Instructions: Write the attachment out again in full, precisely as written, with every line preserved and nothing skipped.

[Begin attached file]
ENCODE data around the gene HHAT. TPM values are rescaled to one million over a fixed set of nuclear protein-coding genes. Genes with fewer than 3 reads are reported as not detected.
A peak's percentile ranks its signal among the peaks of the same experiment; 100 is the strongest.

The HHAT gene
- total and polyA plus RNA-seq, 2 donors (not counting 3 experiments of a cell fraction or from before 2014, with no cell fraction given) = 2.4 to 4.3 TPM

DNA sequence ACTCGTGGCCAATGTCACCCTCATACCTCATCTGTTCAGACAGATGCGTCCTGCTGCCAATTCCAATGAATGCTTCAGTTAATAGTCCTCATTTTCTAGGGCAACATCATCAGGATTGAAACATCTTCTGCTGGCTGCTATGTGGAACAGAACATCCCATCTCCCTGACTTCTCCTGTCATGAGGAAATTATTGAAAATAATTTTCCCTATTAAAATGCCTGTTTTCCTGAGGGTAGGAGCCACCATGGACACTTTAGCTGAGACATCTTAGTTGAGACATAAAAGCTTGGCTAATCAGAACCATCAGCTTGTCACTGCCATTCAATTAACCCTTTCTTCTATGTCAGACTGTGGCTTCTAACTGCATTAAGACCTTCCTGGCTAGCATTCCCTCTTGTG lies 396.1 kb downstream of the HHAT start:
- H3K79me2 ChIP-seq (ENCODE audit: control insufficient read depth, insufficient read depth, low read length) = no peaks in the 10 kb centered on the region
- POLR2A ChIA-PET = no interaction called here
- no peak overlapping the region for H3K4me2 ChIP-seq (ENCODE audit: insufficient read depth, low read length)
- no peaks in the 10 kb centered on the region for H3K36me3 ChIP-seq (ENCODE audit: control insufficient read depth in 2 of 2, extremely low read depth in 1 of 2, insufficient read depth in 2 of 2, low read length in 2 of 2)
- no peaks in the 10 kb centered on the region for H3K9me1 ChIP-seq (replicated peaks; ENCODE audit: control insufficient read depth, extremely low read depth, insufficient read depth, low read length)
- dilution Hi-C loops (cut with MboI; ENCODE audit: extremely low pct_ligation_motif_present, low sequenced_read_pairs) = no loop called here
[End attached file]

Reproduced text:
ENCODE data around the gene HHAT. TPM values are rescaled to one million over a fixed set of nuclear protein-coding genes. Genes with fewer than 3 reads are reported as not detected.
A peak's percentile ranks its signal among the peaks of the same experiment; 100 is the strongest.

The HHAT gene
- total and polyA plus RNA-seq, 2 donors (not counting 3 experiments of a cell fraction or from before 2014, with no cell fraction given) = 2.4 to 4.3 TPM

DNA sequence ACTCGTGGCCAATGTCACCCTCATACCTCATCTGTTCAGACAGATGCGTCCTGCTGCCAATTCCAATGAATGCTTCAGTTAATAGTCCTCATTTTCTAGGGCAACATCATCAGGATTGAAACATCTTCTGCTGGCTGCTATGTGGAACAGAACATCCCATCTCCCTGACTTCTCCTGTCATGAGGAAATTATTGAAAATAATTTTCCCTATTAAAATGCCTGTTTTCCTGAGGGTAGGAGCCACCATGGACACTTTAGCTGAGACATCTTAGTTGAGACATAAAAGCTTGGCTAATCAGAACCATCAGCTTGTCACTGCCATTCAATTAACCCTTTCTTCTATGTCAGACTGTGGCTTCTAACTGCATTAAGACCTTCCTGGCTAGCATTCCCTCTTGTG lies 396.1 kb downstream of the HHAT start:
- H3K79me2 ChIP-seq (ENCODE audit: control insufficient read depth, insufficient read depth, low read length) = no peaks in the 10 kb centered on the region
- POLR2A ChIA-PET = no interaction called here
- no peak overlapping the region for H3K4me2 ChIP-seq (ENCODE audit: insufficient read depth, low read length)
- no peaks in the 10 kb centered on the region for H3K36me3 ChIP-seq (ENCODE audit: control insufficient read depth in 2 of 2, extremely low read depth in 1 of 2, insufficient read depth in 2 of 2, low read length in 2 of 2)
- no peaks in the 10 kb centered on the region for H3K9me1 ChIP-seq (replicated peaks; ENCODE audit: control insufficient read depth, extremely low read depth, insufficient read depth, low read length)
- dilution Hi-C loops (cut with MboI; ENCODE audit: extremely low pct_ligation_motif_present, low sequenced_read_pairs) = no loop called here